The Gold Standard in Theory and History

By Barry Eichengreen; Marc Flandreau | Go to book overview

Introduction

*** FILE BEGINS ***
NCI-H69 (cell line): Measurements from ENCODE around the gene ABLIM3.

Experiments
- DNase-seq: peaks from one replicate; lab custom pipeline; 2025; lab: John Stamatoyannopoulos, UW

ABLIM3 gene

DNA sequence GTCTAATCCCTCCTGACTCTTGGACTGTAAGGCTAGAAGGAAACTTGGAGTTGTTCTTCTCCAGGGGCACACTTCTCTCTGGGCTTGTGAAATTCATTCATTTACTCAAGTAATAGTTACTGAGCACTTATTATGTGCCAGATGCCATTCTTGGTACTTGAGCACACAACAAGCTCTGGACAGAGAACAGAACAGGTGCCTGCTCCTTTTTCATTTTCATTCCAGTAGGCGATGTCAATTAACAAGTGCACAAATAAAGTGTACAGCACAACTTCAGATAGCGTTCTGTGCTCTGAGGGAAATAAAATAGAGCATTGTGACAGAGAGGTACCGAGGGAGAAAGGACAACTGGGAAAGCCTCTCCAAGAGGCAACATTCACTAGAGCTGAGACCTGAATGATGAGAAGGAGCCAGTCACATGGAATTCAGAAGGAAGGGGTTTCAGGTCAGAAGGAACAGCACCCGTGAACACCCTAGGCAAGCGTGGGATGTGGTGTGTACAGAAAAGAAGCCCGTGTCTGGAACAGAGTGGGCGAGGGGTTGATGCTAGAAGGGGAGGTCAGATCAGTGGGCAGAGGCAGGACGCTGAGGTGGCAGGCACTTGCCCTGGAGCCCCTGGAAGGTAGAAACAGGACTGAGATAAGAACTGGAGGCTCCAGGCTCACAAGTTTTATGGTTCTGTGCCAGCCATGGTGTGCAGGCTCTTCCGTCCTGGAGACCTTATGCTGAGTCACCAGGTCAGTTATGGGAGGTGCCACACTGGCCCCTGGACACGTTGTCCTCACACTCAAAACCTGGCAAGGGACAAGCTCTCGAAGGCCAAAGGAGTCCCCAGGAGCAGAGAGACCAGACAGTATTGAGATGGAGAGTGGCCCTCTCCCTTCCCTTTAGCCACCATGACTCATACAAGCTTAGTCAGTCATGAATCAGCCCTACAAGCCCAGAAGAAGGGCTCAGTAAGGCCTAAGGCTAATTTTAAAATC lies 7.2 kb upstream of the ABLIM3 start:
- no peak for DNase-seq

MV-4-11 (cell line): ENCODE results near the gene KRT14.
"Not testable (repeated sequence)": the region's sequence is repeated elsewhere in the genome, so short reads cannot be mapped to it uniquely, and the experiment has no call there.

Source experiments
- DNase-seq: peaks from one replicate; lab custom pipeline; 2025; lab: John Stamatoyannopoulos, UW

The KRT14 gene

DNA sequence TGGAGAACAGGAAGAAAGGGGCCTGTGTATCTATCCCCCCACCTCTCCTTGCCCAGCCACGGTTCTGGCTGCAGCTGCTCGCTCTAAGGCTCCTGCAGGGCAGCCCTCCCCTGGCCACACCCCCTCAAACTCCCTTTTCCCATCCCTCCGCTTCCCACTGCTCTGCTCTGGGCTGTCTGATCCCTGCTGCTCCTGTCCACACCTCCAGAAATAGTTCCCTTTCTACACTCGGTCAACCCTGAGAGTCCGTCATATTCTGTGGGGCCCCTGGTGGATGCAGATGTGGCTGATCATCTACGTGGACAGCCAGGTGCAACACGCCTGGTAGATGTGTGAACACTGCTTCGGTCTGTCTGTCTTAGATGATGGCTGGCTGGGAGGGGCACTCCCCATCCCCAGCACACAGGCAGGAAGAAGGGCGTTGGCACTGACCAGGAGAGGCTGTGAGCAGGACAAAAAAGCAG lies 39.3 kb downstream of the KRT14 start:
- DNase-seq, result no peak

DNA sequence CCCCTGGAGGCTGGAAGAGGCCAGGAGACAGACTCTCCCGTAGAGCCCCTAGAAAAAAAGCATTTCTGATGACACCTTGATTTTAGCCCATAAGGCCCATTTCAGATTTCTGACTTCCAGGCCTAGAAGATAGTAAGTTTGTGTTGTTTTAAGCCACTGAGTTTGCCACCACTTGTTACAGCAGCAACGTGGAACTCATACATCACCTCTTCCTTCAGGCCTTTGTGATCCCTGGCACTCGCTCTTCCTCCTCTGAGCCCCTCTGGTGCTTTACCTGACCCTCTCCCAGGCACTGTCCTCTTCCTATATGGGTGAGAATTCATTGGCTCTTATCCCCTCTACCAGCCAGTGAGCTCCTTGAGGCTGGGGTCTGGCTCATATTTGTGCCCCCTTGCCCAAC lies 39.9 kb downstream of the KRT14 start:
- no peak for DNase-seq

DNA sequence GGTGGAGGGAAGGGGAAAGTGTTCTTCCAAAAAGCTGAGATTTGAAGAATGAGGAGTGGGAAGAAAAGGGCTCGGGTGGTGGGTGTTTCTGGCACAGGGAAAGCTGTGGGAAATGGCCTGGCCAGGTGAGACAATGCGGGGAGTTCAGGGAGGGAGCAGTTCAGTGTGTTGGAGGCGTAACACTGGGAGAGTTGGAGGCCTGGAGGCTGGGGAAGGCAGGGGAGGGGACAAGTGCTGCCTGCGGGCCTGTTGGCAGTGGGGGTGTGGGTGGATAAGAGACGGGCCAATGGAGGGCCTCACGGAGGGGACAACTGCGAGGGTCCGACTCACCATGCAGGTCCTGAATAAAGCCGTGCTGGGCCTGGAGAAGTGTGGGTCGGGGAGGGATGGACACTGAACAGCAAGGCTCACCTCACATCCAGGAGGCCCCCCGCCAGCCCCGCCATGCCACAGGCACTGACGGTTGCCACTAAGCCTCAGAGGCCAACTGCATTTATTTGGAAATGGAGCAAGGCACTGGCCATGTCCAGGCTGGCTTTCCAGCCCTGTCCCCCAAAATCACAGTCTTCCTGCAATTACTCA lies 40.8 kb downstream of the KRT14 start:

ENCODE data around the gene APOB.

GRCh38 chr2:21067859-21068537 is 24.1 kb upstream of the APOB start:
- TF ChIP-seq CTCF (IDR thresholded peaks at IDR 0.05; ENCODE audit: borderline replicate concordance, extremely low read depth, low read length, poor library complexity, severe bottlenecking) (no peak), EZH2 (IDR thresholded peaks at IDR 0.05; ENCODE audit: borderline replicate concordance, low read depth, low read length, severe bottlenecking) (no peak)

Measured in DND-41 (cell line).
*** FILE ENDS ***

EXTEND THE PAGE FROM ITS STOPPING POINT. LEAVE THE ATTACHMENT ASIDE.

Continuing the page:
One of the most durable questions in the literature on the gold standard is how the adjustment process maintained payments balance and currency stability. The most influential answer is the price-specie flow model of David Hume, described in Chapter 2. Hume's model highlights the role of relative prices in bringing imports and exports into equality. The model advanced by P.B. Whale shifts the focus to interest rates and international capital flows, minimizing the importance of gold flows, the factor emphasized by Hume. Donald McCloskey and J. Richard Zecher shift the focus again, this time to money supply and money demand, criticizing the Humeian view that adjustment relied on relative price movements and instead stressing changes in wealth and money balances. Much in the way that McCloskey and Zecher minimize the role of relative commodity prices, Trevor Dick and John Floyd minimize interest-rate differentials, arguing that capital flows responded quickly to international differences in interest rates, which in turn allowed the balance of payments to accommodate disturbances to the economy. Finally in Part I, Michael D. Bordo and Finn Kydland analyze the gold standard as a contingent rule, highlighting the authorities' ability to suspend gold convertibility in response to exceptional shocks without damaging their credibility.

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